# Deriving a particular form of Stirling's Approximation of the Gamma function?

I am working from some notes concerning bounds on Dedekind zeta functions and am trying to derive a supposed version of Stirling's approximation contained therein:

Let $$\sigma$$ be fixed and $$|t|\rightarrow \infty$$, then a version of Stirling's approximation formula yields $$|\Gamma(\sigma+it)| \sim |t|^{\sigma-\tfrac{1}{2}}e^{-\tfrac{\pi}{2}|t|}\ll |t|^{\sigma-\tfrac{1}{2}}e^{-|t|}$$ where we define $$f(z)\ll g(z) \text{ iff } \exists c\in \mathbb{R}: \exists z_0\in \mathbb{C}: \forall |z|>|z_0|: |f(z)|

I started working from what appears to be the standard rendering of Stirling: $$\Gamma(s)=\frac{\sqrt{2\pi}s^{s-\frac{1}{2}}}{e^s}\big(1+O(\tfrac{1}{s})\big) \qquad \underset{\text{Since }O\big(\tfrac{1}{s}\big)\ll \tfrac{1}{s} \text{ by definition}}{\Rightarrow} \qquad \Gamma(s)\ll \Big|\frac{\sqrt{2\pi}s^{s-\frac{1}{2}}}{e^s}\Big|\cdot (1+|\tfrac{1}{s}|)$$ But making the relevant substitutions, shuffling things around, and ignoring the negligible contribution of $$\sigma$$ to the modulus when applicable, I have only been able to find $$|\Gamma(\sigma+it)|\ll |t|^{\sigma-\tfrac{1}{2}}+|t|^{\sigma-\tfrac{3}{2}}$$

• There should indeed be a decay behavior for large $t$, for example $|\Gamma(10+100i)|$ is less than $10^{-48}$. Intuitively this is caused by cancellations in the integral defining $\Gamma(\sigma+it)$ when $|t| \gg \sigma$. – Ian Jan 4 '20 at 0:06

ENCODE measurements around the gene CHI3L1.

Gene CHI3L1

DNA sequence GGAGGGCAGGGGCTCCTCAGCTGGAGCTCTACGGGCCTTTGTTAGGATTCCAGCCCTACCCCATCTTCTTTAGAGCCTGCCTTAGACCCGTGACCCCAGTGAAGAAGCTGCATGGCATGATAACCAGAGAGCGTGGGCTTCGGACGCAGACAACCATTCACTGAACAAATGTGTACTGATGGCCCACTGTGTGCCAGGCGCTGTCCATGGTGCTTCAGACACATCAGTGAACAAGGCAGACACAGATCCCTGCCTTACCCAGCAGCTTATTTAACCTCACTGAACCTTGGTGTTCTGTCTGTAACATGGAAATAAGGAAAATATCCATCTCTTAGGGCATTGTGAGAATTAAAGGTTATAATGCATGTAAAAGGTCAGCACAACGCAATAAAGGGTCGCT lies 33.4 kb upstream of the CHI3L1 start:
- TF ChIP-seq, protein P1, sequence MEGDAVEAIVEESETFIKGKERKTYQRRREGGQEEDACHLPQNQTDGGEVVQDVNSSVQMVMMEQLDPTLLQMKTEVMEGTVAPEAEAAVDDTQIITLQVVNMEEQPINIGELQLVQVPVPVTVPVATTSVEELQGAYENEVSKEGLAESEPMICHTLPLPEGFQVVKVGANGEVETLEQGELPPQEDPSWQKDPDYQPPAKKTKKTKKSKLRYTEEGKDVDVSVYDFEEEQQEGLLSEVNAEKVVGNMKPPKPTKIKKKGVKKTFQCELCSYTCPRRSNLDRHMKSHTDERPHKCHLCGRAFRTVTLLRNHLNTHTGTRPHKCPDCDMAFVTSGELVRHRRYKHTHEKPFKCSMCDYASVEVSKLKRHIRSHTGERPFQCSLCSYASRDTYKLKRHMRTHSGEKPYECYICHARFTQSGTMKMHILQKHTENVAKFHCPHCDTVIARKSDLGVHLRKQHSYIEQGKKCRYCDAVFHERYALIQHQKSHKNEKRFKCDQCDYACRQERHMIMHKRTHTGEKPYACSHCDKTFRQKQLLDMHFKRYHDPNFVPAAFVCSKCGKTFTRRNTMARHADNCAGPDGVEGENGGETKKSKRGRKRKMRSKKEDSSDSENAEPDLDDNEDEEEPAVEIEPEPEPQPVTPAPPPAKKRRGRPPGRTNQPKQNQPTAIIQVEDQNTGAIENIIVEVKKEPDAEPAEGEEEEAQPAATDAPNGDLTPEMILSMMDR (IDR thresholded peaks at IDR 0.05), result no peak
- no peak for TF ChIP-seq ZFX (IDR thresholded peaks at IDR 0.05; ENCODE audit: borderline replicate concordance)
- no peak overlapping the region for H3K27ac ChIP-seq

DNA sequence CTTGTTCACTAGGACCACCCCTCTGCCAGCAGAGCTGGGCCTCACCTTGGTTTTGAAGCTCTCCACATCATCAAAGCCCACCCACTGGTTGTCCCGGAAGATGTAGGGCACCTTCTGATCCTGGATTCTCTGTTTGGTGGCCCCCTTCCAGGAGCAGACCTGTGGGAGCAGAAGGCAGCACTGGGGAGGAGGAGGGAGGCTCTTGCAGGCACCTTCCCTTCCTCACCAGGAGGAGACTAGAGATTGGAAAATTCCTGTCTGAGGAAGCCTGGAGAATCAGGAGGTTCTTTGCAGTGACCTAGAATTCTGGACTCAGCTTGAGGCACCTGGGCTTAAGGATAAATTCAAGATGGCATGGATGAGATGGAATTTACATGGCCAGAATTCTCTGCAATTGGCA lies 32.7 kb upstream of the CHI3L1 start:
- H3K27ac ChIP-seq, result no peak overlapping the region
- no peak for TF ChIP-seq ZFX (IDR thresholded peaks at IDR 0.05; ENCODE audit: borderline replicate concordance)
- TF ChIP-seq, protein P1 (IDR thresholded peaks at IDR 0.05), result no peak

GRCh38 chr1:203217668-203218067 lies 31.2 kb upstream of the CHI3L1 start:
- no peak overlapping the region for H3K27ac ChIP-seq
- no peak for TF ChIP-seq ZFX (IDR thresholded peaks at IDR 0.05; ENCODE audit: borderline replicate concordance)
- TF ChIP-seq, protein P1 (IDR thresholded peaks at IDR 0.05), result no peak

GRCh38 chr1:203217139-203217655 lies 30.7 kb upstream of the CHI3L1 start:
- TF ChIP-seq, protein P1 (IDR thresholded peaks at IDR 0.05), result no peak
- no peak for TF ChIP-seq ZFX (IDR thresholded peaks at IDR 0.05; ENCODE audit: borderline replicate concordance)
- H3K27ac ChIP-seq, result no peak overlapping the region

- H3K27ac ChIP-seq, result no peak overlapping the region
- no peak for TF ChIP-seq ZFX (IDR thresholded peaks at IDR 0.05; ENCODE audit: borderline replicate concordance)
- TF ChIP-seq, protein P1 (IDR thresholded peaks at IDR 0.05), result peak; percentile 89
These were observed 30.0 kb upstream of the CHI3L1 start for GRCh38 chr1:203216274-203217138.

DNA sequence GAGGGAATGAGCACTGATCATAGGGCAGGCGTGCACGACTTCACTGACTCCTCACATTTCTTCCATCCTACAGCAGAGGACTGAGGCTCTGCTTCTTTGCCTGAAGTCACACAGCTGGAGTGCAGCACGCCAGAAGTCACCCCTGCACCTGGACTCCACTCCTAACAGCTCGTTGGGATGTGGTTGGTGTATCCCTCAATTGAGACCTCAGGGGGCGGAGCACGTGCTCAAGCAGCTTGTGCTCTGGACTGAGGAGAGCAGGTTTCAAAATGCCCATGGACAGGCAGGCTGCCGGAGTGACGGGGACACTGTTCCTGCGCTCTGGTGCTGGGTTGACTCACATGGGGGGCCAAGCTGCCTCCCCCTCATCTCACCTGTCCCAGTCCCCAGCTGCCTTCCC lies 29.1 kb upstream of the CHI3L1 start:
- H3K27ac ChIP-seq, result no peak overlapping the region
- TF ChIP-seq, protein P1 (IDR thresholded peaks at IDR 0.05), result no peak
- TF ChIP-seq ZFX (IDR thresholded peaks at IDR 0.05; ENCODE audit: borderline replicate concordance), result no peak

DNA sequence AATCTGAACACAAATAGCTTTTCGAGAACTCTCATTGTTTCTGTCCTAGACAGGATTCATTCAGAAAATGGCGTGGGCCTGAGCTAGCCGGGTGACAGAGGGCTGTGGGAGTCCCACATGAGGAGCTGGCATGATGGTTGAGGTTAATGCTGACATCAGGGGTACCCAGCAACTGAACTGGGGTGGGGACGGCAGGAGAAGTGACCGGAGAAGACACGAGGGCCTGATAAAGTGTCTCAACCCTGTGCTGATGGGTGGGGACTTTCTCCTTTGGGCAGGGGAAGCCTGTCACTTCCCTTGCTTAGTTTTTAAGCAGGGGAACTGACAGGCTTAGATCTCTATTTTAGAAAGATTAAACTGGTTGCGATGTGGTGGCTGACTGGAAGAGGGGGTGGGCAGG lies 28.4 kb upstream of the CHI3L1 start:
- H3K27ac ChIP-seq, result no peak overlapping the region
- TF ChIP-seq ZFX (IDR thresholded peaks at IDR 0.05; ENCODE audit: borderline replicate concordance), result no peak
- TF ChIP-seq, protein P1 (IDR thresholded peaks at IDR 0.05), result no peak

• @Ian I see what you mean and have edited the question. I will update if I find the answer you hint at. – Gary D Jan 4 '20 at 0:29
• It comes from $z^z=\exp(z \log(z))$. When $|t/\sigma|$ is large, $\log(z)$ has imaginary part close to $\pm \pi/2$ (with the same sign as $t$ has), so $z^z$ has a modulus not much bigger than $e^{-\pi/2 |t|}$. – Ian Jan 4 '20 at 0:51
• @Ian Ah, thank you! If you care to write your comment in answer form I will mark it as accepted and upvote. – Gary D Jan 4 '20 at 0:55

The decay comes from $$z^z=\exp(z \log(z))$$. When $$|t/\sigma|$$ is large, $$\log(z)$$ has imaginary part close to $$\operatorname{sign}(t) \pi/2$$, so that the real part of the exponent behaves like $$\sigma \log(\sigma) - \pi/2 |t|$$ which is dominated by the second term, giving the decay.